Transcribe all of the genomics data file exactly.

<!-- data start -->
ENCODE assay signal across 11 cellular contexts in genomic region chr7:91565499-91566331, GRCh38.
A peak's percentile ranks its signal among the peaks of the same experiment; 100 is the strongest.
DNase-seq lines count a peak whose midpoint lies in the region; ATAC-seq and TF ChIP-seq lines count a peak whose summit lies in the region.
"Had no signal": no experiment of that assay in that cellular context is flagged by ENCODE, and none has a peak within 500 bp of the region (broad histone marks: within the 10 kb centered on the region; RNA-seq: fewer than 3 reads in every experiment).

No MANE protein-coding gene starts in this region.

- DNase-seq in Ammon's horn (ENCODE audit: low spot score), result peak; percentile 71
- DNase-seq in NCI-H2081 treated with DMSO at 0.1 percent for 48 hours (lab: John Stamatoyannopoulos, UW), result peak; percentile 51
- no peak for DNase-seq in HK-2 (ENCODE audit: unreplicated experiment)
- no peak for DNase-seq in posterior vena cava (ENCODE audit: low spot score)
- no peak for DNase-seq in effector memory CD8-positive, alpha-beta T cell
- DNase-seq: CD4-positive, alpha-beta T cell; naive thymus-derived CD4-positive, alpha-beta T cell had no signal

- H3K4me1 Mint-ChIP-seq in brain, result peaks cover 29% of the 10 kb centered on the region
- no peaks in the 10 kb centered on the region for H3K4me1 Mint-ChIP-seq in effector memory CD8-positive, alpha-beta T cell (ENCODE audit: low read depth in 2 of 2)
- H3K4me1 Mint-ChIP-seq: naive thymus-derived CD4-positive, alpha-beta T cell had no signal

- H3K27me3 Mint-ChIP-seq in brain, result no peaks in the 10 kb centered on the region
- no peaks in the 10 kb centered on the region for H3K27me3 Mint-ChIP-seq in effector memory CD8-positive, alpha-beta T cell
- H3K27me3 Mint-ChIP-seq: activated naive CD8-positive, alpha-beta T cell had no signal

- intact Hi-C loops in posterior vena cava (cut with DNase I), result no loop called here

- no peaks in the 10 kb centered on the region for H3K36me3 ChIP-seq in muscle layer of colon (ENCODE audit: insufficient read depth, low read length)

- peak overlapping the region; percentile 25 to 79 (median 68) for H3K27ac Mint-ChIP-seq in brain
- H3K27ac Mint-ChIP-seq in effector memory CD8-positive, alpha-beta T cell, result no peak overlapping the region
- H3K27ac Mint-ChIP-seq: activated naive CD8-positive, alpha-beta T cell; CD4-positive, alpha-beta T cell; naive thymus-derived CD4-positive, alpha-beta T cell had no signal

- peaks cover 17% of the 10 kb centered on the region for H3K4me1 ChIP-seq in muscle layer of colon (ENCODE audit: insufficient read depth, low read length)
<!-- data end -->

ENCODE assay signal across 11 cellular contexts in genomic region chr7:91565499-91566331, GRCh38.
A peak's percentile ranks its signal among the peaks of the same experiment; 100 is the strongest.
DNase-seq lines count a peak whose midpoint lies in the region; ATAC-seq and TF ChIP-seq lines count a peak whose summit lies in the region.
"Had no signal": no experiment of that assay in that cellular context is flagged by ENCODE, and none has a peak within 500 bp of the region (broad histone marks: within the 10 kb centered on the region; RNA-seq: fewer than 3 reads in every experiment).

No MANE protein-coding gene starts in this region.

- DNase-seq in Ammon's horn (ENCODE audit: low spot score), result peak; percentile 71
- DNase-seq in NCI-H2081 treated with DMSO at 0.1 percent for 48 hours (lab: John Stamatoyannopoulos, UW), result peak; percentile 51
- no peak for DNase-seq in HK-2 (ENCODE audit: unreplicated experiment)
- no peak for DNase-seq in posterior vena cava (ENCODE audit: low spot score)
- no peak for DNase-seq in effector memory CD8-positive, alpha-beta T cell
- DNase-seq: CD4-positive, alpha-beta T cell; naive thymus-derived CD4-positive, alpha-beta T cell had no signal

- H3K4me1 Mint-ChIP-seq in brain, result peaks cover 29% of the 10 kb centered on the region
- no peaks in the 10 kb centered on the region for H3K4me1 Mint-ChIP-seq in effector memory CD8-positive, alpha-beta T cell (ENCODE audit: low read depth in 2 of 2)
- H3K4me1 Mint-ChIP-seq: naive thymus-derived CD4-positive, alpha-beta T cell had no signal

- H3K27me3 Mint-ChIP-seq in brain, result no peaks in the 10 kb centered on the region
- no peaks in the 10 kb centered on the region for H3K27me3 Mint-ChIP-seq in effector memory CD8-positive, alpha-beta T cell
- H3K27me3 Mint-ChIP-seq: activated naive CD8-positive, alpha-beta T cell had no signal

- intact Hi-C loops in posterior vena cava (cut with DNase I), result no loop called here

- no peaks in the 10 kb centered on the region for H3K36me3 ChIP-seq in muscle layer of colon (ENCODE audit: insufficient read depth, low read length)

- peak overlapping the region; percentile 25 to 79 (median 68) for H3K27ac Mint-ChIP-seq in brain
- H3K27ac Mint-ChIP-seq in effector memory CD8-positive, alpha-beta T cell, result no peak overlapping the region
- H3K27ac Mint-ChIP-seq: activated naive CD8-positive, alpha-beta T cell; CD4-positive, alpha-beta T cell; naive thymus-derived CD4-positive, alpha-beta T cell had no signal

- peaks cover 17% of the 10 kb centered on the region for H3K4me1 ChIP-seq in muscle layer of colon (ENCODE audit: insufficient read depth, low read length)